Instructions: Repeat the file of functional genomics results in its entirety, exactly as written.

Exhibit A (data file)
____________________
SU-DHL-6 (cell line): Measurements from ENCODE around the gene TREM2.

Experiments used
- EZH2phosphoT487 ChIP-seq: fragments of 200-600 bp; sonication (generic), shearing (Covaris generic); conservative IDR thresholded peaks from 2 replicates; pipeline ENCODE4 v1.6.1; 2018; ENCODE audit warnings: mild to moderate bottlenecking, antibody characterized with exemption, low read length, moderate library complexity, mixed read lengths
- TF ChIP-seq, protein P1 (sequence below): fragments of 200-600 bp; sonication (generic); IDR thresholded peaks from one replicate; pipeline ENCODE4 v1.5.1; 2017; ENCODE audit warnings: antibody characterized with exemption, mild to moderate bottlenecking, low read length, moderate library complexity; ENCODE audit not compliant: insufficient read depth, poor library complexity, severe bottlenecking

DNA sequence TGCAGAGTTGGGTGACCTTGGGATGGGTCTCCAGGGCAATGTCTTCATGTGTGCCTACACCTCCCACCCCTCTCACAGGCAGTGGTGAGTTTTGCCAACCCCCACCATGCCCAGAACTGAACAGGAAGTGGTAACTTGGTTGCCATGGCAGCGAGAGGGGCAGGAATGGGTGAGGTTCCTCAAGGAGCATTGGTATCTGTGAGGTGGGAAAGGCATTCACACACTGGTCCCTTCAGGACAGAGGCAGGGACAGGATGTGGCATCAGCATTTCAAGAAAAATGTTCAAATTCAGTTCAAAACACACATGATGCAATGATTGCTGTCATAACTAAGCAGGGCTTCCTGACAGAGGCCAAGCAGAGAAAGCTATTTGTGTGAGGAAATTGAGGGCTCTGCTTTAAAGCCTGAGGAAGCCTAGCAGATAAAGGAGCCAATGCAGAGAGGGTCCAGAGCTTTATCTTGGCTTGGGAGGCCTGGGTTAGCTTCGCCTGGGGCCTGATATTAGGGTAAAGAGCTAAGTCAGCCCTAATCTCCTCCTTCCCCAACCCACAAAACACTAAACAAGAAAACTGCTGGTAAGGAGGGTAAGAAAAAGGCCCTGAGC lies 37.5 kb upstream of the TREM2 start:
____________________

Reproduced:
SU-DHL-6 (cell line): Measurements from ENCODE around the gene TREM2.

Experiments used
- EZH2phosphoT487 ChIP-seq: fragments of 200-600 bp; sonication (generic), shearing (Covaris generic); conservative IDR thresholded peaks from 2 replicates; pipeline ENCODE4 v1.6.1; 2018; ENCODE audit warnings: mild to moderate bottlenecking, antibody characterized with exemption, low read length, moderate library complexity, mixed read lengths
- TF ChIP-seq, protein P1 (sequence below): fragments of 200-600 bp; sonication (generic); IDR thresholded peaks from one replicate; pipeline ENCODE4 v1.5.1; 2017; ENCODE audit warnings: antibody characterized with exemption, mild to moderate bottlenecking, low read length, moderate library complexity; ENCODE audit not compliant: insufficient read depth, poor library complexity, severe bottlenecking

DNA sequence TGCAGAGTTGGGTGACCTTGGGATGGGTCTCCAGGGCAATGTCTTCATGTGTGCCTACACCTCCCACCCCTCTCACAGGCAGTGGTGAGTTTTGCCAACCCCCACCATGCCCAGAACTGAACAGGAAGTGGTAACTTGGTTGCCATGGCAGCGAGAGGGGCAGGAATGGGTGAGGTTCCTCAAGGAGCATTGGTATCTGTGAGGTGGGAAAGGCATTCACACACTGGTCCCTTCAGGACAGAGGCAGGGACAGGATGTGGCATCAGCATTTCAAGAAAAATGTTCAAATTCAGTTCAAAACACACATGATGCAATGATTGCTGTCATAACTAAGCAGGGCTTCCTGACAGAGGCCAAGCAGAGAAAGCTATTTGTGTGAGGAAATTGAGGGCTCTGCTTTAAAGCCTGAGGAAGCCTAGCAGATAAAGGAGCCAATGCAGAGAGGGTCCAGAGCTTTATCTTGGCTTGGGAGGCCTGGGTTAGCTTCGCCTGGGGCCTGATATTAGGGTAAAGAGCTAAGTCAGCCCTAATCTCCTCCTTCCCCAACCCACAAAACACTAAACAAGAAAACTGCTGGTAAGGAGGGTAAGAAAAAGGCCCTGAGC lies 37.5 kb upstream of the TREM2 start: